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20 tablatures for Bloodbath

Bloodbath - Nightmares Made Flesh (6/10) - Sweden - 2004

Genre: Death Metal
Label: Century Media
Playing time: 45:33
Band homepage: Bloodbath


  1. Cancer Of The Soul
  2. Brave New Hell
  3. Soul Evisceration
  4. Outnumbering The Day
  5. Feeding The Undead
  6. Eaten
  7. Bastard Son Of God
  8. Year Of The Cadaver Race
  9. The Ascension
  10. Draped In Disease
  11. Stillborn Saviour
  12. Blood Vortex
Bloodbath - Nightmares Made Flesh

This band features some of the highest profile members within the Metal scene, which I’m sure most of you are aware of and if you aren’t feel free to look it up on your own time. Considering that so many big names are behind this project, when you pop “Nightmares Made Flesh” into your CD player you would be expecting to hear one of the most groundbreaking and ass-kicking records of all time and boy will you be disappointed. That’s not to say that this is necessarily a bad album, I would go as far as to say it’s a fairly good one, but that, unfortunately, is all this album amounts to.


The first three tracks “Cancer Of The Soul”, “Brave New Hell” and “Soul Evisceration” are basically formulaic in their approach, featuring down-fucking-tuned mid paced Death Metal riffs, consistent drumming spiced with occasional blast beats and catchy growl-along-at-home type choruses. Each song has a certain groove and is passably good, without breaking any records in originality of brutality. The fourth track, “Outnumbering The Day”, is one of the strongest on the album, featuring odd melodic guitar-work and a killer chorus and while not quite breaking away form the mould set by the previous songs, it is something different. The next four tracks “Feeding The Undead”, “Eaten”, “Bastard Son Of God” and “Year Of The Cadaver Race” basically revert back to the aforementioned formula of mid paced mediocrity, with the track “Eaten” being worthy of mention for being slightly better than the others. Also in this batch of songs a few industrial elements can be picked up, especially in “Feeding The Undead”.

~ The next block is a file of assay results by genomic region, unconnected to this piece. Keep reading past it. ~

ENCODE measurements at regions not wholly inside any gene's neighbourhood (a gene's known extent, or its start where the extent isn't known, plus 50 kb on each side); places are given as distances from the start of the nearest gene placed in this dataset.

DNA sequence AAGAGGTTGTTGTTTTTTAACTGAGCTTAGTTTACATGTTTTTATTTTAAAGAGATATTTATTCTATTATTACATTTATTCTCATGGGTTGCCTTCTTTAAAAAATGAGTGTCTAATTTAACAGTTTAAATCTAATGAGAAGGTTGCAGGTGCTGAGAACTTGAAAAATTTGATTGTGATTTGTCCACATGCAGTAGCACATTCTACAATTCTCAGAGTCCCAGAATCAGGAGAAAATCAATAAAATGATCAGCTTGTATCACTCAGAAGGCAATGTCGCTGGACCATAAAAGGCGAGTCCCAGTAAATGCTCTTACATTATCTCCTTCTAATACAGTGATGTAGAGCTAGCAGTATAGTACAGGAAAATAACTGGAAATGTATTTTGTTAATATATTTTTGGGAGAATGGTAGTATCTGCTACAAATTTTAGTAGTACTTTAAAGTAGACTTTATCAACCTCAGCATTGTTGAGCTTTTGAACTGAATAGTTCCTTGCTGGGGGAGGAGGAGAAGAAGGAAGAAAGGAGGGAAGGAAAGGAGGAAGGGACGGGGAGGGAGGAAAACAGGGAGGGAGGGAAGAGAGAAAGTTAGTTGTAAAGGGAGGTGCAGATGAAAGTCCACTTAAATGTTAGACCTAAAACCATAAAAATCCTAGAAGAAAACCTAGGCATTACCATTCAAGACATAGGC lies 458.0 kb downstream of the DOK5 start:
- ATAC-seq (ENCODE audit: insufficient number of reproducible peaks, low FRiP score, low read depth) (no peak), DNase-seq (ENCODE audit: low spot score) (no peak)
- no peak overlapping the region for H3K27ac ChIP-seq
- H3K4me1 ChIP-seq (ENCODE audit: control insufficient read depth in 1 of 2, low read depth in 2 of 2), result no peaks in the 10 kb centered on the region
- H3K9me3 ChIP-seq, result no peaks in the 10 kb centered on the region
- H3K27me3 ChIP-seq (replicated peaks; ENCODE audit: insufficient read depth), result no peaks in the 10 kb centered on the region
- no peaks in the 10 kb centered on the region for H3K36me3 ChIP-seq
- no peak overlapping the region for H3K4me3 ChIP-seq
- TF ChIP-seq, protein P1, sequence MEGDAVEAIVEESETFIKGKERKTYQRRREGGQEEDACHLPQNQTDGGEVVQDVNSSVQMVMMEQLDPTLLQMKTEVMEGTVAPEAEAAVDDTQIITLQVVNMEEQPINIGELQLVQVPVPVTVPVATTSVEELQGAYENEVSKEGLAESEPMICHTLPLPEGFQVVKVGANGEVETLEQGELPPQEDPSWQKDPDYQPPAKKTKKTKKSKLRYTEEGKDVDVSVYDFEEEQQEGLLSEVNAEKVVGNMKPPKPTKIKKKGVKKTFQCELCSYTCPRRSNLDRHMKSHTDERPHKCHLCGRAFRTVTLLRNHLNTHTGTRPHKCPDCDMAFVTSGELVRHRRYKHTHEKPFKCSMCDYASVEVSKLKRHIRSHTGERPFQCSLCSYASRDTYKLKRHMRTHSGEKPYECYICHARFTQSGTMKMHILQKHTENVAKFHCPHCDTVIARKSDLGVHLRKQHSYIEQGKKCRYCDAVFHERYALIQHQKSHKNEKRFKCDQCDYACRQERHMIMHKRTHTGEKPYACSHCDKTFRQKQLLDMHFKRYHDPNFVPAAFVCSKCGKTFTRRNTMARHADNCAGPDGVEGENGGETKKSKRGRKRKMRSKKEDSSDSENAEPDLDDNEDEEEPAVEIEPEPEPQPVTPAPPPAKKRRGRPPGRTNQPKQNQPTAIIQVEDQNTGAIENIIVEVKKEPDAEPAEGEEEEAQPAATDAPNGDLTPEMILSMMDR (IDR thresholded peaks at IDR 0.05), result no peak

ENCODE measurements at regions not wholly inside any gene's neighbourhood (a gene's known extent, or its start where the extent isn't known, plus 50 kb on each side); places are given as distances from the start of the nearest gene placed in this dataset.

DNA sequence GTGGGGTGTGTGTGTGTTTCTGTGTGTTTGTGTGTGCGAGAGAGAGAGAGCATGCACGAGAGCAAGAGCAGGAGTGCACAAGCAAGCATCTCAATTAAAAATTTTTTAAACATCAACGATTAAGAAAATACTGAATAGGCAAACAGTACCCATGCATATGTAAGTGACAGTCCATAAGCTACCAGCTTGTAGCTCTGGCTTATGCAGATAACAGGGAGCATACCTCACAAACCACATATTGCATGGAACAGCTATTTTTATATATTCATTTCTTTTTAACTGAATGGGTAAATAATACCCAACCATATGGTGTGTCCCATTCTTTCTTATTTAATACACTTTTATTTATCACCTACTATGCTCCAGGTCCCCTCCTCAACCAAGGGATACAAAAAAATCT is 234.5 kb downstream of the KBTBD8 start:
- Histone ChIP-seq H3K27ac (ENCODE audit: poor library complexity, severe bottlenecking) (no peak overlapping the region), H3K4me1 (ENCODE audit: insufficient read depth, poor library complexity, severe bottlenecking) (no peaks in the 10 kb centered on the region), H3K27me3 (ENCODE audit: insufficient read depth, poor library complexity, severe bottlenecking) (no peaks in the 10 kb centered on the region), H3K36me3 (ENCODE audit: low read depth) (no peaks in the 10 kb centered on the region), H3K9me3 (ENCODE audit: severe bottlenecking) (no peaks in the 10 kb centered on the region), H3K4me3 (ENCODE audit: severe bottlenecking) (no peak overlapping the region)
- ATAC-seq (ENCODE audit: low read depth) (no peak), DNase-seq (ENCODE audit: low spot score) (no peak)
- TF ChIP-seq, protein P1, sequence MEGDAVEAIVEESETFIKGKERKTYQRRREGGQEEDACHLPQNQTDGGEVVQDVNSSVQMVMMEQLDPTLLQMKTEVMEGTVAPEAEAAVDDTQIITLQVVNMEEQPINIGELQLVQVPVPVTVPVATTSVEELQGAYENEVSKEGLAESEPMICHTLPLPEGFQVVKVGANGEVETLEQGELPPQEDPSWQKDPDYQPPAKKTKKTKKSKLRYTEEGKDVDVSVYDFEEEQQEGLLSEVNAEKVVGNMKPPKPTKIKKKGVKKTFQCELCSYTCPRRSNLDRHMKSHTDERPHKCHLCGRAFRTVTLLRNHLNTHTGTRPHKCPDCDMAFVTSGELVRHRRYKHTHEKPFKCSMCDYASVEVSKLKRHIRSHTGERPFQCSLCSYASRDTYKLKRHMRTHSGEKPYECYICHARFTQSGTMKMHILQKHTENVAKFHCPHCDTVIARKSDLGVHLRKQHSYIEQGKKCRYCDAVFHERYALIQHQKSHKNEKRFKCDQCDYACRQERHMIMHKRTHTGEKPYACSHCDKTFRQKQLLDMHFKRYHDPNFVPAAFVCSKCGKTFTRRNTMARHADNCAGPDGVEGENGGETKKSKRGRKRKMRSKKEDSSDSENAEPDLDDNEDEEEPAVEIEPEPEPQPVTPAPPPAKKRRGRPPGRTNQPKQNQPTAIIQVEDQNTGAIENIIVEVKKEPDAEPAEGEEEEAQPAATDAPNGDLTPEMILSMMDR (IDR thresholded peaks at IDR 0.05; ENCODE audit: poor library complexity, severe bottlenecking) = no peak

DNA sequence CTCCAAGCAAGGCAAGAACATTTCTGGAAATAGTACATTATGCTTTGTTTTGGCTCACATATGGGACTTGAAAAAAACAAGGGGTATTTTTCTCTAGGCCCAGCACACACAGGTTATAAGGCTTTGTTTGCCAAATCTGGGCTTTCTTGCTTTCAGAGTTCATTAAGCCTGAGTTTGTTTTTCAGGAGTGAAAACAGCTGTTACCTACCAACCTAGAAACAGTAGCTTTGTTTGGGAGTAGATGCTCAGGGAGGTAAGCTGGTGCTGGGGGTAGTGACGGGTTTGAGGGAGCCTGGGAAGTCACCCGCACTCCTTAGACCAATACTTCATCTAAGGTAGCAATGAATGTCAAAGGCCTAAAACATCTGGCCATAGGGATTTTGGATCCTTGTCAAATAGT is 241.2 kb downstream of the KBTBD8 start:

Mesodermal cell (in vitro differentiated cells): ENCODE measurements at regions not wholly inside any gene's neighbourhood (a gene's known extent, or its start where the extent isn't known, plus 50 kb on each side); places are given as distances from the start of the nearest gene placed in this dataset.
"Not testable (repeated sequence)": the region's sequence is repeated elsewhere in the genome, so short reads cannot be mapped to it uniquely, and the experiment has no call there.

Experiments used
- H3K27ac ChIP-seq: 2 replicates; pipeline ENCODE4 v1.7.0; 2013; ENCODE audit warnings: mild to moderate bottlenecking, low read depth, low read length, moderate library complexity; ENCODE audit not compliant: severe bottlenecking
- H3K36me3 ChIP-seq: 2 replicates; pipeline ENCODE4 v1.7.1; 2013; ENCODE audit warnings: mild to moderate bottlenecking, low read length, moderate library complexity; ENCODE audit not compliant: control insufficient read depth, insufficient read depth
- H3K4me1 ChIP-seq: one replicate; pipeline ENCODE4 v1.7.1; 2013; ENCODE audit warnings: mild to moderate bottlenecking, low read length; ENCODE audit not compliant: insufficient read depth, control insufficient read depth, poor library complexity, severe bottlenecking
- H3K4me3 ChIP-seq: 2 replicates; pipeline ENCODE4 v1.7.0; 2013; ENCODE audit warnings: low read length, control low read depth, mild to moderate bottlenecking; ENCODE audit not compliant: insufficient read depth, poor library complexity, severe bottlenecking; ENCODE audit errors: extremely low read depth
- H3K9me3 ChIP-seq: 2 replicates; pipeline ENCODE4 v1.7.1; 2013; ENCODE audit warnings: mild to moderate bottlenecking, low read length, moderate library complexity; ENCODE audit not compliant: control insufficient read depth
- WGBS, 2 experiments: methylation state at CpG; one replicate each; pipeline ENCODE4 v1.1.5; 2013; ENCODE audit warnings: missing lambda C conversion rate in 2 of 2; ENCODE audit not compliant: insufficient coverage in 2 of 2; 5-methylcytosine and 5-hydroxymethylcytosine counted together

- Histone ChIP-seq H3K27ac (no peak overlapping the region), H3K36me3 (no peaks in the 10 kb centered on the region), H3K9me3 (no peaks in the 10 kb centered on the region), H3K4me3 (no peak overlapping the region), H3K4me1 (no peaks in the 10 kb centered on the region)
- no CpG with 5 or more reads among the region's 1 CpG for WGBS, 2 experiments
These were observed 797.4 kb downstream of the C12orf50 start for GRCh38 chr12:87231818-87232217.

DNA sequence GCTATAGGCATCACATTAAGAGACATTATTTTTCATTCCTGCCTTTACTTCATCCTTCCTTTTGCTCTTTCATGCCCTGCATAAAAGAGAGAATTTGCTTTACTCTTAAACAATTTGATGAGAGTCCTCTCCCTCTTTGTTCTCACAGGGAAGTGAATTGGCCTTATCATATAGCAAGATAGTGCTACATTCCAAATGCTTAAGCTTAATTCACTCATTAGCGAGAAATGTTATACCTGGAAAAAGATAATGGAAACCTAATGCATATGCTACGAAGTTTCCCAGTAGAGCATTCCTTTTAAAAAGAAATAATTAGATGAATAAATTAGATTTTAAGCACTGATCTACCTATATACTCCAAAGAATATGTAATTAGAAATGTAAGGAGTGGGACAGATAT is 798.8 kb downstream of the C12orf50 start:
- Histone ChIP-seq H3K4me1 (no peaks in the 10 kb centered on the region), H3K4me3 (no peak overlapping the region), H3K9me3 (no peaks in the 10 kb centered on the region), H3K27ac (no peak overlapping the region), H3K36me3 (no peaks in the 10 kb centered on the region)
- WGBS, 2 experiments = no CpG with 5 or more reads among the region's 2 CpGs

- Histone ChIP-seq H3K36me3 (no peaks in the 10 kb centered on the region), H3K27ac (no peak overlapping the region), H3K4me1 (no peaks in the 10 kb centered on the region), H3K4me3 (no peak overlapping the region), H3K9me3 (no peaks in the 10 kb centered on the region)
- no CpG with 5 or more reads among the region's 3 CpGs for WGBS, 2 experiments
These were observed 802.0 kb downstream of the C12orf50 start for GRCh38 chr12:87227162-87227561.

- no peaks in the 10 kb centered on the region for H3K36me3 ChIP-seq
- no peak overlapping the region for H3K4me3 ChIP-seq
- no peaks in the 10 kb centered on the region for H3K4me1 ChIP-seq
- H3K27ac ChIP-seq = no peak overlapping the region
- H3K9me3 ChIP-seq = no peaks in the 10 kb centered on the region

The next track, “Ascension”, is far and away the best on the record. It captures the groove the boys have been striving for on the rest of the album and has a really haunting feel to it, accentuated by the Industrial touches at the start of the song and towards the end. It also features some (extremely short) soloing that helps to break up the verse/chorus pattern most of these songs fall into. I checked in my media player and was informed that Swanö was responsible for “Ascension”, so it didn’t surprise me when the next track, “Draped In Disease”, which is also written by him, managed to kick the ass of most of the other material on this record. Unfortunately it doesn’t measure up to “Ascension” and the remaining two tracks on the album, “Stillborn Saviour” and “Blood Vortex” suffer the downfall that seems to continually plague this release. They are listenable and at times good, but never take the extra step up into awesomeness.


Bloodbath also decided to include two bonus tracks from their demo CD, “Bleeding Death” and “Ominous Bloodvomit”. Apart from having extremely stupid names (Ominous Bloodvomit? What the fuck?) the demo material is ordinary and doesn’t really enhance the CD at all, although it may be appreciated by all the die-hard fans out there.


The artwork of the CD is fairly good, featuring what appears to be a corpse whose entrails have sprung to life and for reasons known only to the artist, grown teeth. There is also a picture of the band where they stand around looking brutal, but regrettably the boys haven’t bathed in a while because they are covered in dirt. The biggest downfall of the packaging is the lyrics within the booklet, which are typed in a miniscule, barely legible font that you need to squint at like a retard to be able to decipher. Although that may not be as bad as it would seem as the lyrics are fairly stupid anyway.


In summary this is, as I stated previously, not a bad record. The riffs and in the right place, the production is good, no truly weak moments. Unfortunately it is not great and does little in the way of originality or even variety. Worthy of a purchase and it will probably get some repeat plays, but by no means a classic. (Online February 17, 2006)

Lachlan McKellar

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